SIP    - Session Initiation Protocol [1]
      TISPAN - Telecommunications and Internet-converged Services and
               Protocols for Advanced Networks
      UA     - User Agent [1]
      UAC    - User Agent Client [1]
      UAS    - User Agent Server [1]

4. Background on Early Media Authorization

PSTN networks typically provide call progress information as backward early media from the terminating switch towards the calling party. PSTN networks also use forward early media from the calling party towards the terminating switch under some circumstances for applications, such as digit collection for secondary dialing. PSTN networks typically allow backward and/or forward early media since they are used for the purpose of progressing the call to the answer state and do not involve the exchange of data between endpoints.

In a SIP network, backward early media flows from the User Agent Server (UAS) towards the User Agent Client (UAC). Forward early media flows from the UAC towards the UAS. SIP networks by default allow both forms of early media, which may carry user data, once the media path is established. Early media is typically desirable with a PSTN gateway as UAS, but not with SIP user equipment as UAS.

To prevent the exchange of user data within early media while allowing early media via PSTN gateways, a SIP network may have a policy to prohibit backward early media from SIP user equipment and to prohibit forward media towards SIP user equipment, either of which may contain user data. A SIP network containing both PSTN gateways and SIP end devices, for example, can maintain such an early media policy by gating "off" any early media with a SIP end device acting as UAS, gating "on" early media with a SIP end device acting as UAC, and gating "on" early media at each PSTN gateway.

Unfortunately, a SIP network interconnected with another SIP network may have no means of assuring that the interconnected network is implementing a compatible early media policy, thus allowing the exchange of user data within early media under some circumstances. For example, if a network "A" allows all early media with user equipment as UAC and an interconnected network "B" allows all early media with user equipment as UAS, any session established between user equipment as UAC in "A" and user equipment as UAS in "B" will allow bidirectional user data exchange as early media. Other combinations of early media policies may also produce similar undesirable results. The purpose of the extension is to allow a SIP network interconnected to other SIP networks with different early media policies to correctly identify and enable authorized early media according to its policies.

4.1. Backward Early Media

Backward early media in the PSTN typically comprises call progress information, such as ringing feedback ("ringback"), or announcements regarding special handling such as forwarding. It may also include requests for further information, such as a credit card number to be entered as forward early media in the form of Dual Tone Multi- Frequency (DTMF) tones or speech. Backward early media of this type provides information to the calling party strictly for the purpose of progressing the call and involves no exchange of data between end users. The usual PSTN charging policy assumes that no data is exchanged between users until the call has been answered.

A terminating SIP User Agent (UA) outside of the SIP network, on the other hand, may provide any user data in a backward early media stream. Thus, if the network implements the usual early media policy, the network equipment gating the backward early media flow for the originating UA must distinguish between authorized early media from a terminating SIP endpoint and unauthorized early media from another SIP device outside of the network. Given the assumption of a transitive trust relationship between SIP servers in the network, this can be accomplished by including some information in a backward SIP message that identifies the presence of authorized backward early media. Since it is necessary to verify that this indication comes from a trusted source, it is necessary for each server on the path back to the originating UA to be able to verify the trust relationship with the previous server and to remove such an indication when it cannot do so. A server on the boundary to an untrusted SIP network can assure that no indication of authorized backward early media passes from an external UAS to a UAC within the network. Thus, the use of a private header field that can be modified by SIP proxies is to be preferred over the use of a Multipurpose Internet Mail Extensions (MIME) attachment that cannot be modified in this way.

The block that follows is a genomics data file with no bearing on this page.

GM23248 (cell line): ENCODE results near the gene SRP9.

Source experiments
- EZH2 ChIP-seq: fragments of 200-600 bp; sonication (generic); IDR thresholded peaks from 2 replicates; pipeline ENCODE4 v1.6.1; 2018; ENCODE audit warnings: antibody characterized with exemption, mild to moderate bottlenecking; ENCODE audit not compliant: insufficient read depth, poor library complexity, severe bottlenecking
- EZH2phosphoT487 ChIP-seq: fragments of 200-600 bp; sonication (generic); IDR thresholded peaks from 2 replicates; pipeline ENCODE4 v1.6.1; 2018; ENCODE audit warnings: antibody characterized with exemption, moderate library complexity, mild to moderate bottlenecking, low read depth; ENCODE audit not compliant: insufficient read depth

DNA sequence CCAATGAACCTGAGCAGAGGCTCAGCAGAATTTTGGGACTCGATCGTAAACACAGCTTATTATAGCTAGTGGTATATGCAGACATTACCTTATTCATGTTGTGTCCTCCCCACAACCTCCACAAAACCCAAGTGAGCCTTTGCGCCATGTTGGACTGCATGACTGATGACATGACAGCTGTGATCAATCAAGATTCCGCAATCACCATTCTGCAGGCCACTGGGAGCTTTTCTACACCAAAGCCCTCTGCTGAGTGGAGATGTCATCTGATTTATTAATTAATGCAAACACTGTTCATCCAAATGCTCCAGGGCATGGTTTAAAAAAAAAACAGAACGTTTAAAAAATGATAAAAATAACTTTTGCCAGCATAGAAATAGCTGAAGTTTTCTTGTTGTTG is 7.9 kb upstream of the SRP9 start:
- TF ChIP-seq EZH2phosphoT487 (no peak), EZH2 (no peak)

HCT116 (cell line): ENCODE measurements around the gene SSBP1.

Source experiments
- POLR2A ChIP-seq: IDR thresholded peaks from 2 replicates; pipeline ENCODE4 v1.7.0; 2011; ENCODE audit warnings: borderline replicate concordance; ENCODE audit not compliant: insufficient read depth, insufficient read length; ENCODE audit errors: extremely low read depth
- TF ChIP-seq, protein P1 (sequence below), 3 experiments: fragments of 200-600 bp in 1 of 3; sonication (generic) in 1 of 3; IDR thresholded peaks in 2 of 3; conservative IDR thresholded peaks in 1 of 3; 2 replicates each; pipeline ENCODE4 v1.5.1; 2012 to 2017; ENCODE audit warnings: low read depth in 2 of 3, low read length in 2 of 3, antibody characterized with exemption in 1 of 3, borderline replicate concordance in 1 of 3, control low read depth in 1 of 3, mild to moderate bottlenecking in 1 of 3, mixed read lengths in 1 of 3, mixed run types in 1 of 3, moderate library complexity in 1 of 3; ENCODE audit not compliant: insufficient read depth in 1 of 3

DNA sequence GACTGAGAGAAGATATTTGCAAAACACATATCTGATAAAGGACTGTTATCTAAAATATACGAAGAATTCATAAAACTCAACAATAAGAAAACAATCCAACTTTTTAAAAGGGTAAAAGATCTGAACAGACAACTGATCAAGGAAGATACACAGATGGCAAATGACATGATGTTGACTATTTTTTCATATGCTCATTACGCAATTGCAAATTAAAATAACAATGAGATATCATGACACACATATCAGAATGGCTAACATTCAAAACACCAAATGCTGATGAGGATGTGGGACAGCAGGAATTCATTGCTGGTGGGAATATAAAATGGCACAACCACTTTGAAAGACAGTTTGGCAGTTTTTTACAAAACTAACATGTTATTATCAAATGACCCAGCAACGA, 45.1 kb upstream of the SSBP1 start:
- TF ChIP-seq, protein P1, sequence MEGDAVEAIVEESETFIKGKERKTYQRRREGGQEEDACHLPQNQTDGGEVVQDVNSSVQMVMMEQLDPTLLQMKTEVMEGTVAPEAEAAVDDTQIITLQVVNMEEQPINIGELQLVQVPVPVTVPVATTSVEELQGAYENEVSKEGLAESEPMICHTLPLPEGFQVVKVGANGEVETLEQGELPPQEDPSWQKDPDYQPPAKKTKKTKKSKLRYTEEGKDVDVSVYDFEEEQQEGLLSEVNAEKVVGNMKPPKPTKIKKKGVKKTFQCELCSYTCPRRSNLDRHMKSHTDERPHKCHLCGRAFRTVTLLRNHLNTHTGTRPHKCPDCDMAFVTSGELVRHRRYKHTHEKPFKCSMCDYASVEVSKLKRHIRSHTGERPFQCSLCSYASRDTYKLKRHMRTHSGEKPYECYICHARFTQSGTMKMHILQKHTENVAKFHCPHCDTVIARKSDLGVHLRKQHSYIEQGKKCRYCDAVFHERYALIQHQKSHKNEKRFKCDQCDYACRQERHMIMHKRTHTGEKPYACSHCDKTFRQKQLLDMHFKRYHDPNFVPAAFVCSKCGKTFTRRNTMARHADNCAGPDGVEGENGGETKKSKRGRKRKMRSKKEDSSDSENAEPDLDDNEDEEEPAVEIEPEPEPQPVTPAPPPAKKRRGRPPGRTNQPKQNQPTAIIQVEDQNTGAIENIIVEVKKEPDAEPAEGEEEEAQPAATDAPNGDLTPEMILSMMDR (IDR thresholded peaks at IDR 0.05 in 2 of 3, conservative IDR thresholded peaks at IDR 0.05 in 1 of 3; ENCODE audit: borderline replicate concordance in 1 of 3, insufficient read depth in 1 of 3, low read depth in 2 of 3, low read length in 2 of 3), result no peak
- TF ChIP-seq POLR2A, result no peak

4.2. Forward Early Media

Forward early media is less common than backward early media in the PSTN. It is typically used to collect secondary dialed digits, to collect credit card numbers, or to collect other DTMF or speech responses for the purpose of further directing the call. Forward early media in the PSTN is always directed toward a network server
for the purpose of progressing a call and involves no exchange of data between end users.

A terminating SIP UA outside of the SIP network, on the other hand, may receive any user data in a forward early media stream. Thus, if the network implements the usual early media policy, the network equipment gating the forward early media flow for the originating UA must distinguish between a terminating endpoint that is authorized to receive forward early media, and another SIP device outside of the network that is not authorized to receive forward early media containing user data. This authorization can be accomplished in the same manner as for backward early media by including some information in a backward SIP message that identifies that the terminating side is authorized to receive forward early media.

5. Applicability of RFC 3959 and RFC 3960

The private header extension defined in this document is applicable to the gateway model defined in RFC 3960 [4], since the PSTN gateway is the primary requestor of early media in an IMS. For the same reason, neither the application server model of RFC 3960, nor the early-session disposition type defined in RFC 3959 [3] is applicable.